I sat in the middle of a town square yesterday, legs stretched out in front of me to ease my discomfort. Pain had overwhelmed my body, to the point where I had to sprawl out on the open pavement, but on my face, I wore the largest smile. I was filled with an incredible feeling of peace and love, and I was happy.
There I was, watching my child play, hearing my friends talk, and viewing strangers mill about with their families. We were all individuals, all disconnected from each other, yet we were linked by the desire to seek out the community, and to be a part of the thrum of humanity. It was a feeling that seemed to wash over that place. We were our own little bubble-filled society.
To me, it looked glorious.
I didn’t know if anyone else viewed the square the way I did; I didn’t know if the contagious atmosphere of love that seemed to pull us together was felt by anyone else. But, when I turned my smile to others–the man who had offered to play ball with my child, the man’s wife, who was playing with their child in the nearby fountain, the boys who ran up to watch a little toddler wobble about, and the group of women sitting in the grass, taking in the afternoon sun–they responded in kind. For a moment, we shared and basked in that happiness.
Had we been in a different situation: sitting in a group of like-minded individuals with shared beliefs, or behind the anonymity of social media, the situation would have changed. It may have even felt hostile. Because our beliefs, political stances, opinions, and personal life goals weren’t clear, the airy venue afforded us the unconditional advancement of kindness. The only thing we felt–the only connection we had–was through methods of happy smiles, carefree attitudes, and genuine waves of greeting.
See, when love overflows the heart, troubles of the world seem irrelevant. Isn’t that how it should be? Isn’t that how we should be living our lives? We seem to get caught up in complaining and distrusting people who don’t think how we think, people who don’t do what we want them to do, and about people we don’t like simply because they may have one thing that doesn’t fit our perceptions of a homogenous ideal.
If we only open our hearts to love people who think and believe like us, if we only accept those who willingly accept our ideals without question or argument, then life becomes complacent, and our hearts become hardened to the very concepts we believe we’ve molded our life around. Tolerance is not conditional to the things we want others to believe, and our heart is not loving when it is filled with hateful disregard for those who live differently from us.
And how different are they, really? Murderers, rapists, and pedophiles aside, all of our hardships in life look the same, though they don’t always occur at the same time. We all deal with hardships. We all deal with loss. We all get harmed, hurt, broken, and beaten. Life helps with that. We cope with stress, we let the battles overwhelm us, and we struggle to remain upright throughout the day.
Until we collapse, like I had, on the pavement of the town square.
Not one person on this planet is free of strife and worry, but when it consumes us–if we let it consume us–that’s who we become. We stop permitting ourselves to have a contagious, love-filled heart, and we become embittered to life. The moment anger is allowed to grab control and strengthen into unmitigated hate, we lose who we are as people.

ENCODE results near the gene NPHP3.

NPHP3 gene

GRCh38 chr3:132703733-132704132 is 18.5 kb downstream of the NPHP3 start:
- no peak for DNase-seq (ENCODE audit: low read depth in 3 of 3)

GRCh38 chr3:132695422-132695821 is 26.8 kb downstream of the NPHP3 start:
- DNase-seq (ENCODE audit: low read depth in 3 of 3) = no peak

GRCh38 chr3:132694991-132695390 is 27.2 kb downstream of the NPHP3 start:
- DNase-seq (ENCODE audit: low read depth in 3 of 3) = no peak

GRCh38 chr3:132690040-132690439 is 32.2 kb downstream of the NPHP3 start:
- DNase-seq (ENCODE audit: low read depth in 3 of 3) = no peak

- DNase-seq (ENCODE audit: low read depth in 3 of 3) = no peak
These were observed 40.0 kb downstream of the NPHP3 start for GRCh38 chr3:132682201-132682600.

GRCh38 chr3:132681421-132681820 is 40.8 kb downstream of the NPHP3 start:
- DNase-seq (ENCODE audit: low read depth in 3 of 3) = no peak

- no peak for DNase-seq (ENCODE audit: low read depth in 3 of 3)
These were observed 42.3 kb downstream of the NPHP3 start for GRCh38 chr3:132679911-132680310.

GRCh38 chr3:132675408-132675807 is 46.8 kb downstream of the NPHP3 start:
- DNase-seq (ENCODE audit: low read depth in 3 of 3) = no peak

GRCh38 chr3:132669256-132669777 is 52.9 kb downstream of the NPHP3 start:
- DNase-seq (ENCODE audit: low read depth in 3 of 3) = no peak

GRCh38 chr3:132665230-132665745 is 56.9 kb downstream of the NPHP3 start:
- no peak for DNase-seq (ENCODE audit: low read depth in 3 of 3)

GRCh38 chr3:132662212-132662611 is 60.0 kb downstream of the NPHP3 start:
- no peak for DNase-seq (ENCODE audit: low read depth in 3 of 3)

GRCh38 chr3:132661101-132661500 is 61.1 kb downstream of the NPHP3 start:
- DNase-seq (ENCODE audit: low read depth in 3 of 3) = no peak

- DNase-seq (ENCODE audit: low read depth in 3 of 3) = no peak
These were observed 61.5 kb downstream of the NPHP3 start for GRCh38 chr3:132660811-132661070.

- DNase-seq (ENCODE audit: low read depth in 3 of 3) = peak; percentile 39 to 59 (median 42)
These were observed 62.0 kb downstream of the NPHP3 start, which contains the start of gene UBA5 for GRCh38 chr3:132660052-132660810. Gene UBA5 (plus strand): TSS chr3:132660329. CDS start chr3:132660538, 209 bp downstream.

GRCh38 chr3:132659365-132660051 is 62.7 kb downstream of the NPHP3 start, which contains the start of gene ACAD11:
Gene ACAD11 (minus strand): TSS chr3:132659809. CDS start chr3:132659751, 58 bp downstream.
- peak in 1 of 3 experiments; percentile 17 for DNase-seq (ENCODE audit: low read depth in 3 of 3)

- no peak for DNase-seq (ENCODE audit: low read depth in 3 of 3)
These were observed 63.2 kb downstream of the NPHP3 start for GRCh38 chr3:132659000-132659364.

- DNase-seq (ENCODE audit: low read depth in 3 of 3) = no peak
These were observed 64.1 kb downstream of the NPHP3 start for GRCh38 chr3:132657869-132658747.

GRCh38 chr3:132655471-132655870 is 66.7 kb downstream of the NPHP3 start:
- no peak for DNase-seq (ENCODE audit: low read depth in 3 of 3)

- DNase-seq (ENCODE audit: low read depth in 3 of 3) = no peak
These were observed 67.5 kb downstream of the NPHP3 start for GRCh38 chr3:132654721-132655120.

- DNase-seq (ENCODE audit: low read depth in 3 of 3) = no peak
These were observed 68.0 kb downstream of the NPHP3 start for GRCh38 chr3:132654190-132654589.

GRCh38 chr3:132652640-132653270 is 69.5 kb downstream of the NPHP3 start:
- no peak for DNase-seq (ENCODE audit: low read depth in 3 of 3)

There was only one man I saw this in last night. Whenever I smiled at him, he averted his gaze, and his lips pressed down into a thin line. He’d been staring at me throughout my time in the square, watching me talk and laugh with a friend, seeing our children play together, and hearing my interactions with complete strangers. Strangers who bid me goodbye as they walked away, hearts as happy as mine. What this man also noticed, because I couldn’t hide it, was the stilted way I walked, the awkward way I stood by using my hands to climb myself into a standing position, and the mindless way Mr. M and our friend reached out their hands to move me from sitting to standing when we were ready to leave the square. Through it all, he noticed my pain with a frown and an aside glare. Perhaps he distrusted my pain due to the smile on my face, but I am not one to wallow in self-pity when I have so much to be thankful for in life.
The moment we show anger or hate toward others is the moment we forget that we’re all on this planet together. We forget to be mindful of showing respect and gratitude, believing that our purpose is to do anything other than to love one another. Perhaps it’s worse: we only want people to show unmitigated love toward us, but we are unwilling to give that same respect back to them.
When hate creeps in, choose love. When doubt surfaces, turn to love. When a friend or colleague makes a claim you don’t like, choose love. A love-filled heart is contagious. It spreads hope and humanity, and is extended into our daily lives when troubles overwhelm. It is extended into our actions, our words, and our minds. Be mindful, be aware, and be diligent in the guarding of your heart. It is only when we choose love that we choose life.
As I walked away from the town square on legs that threatened to crumple under me, I was thankful for my moment away from the negativity and hate on social media, and thankful for the compassion and kindness I found in complete strangers. Thankfully, that wasn’t an anomaly in my world.
Thankfully, because I know a love-filled heart is contagious, these interactions are the expected.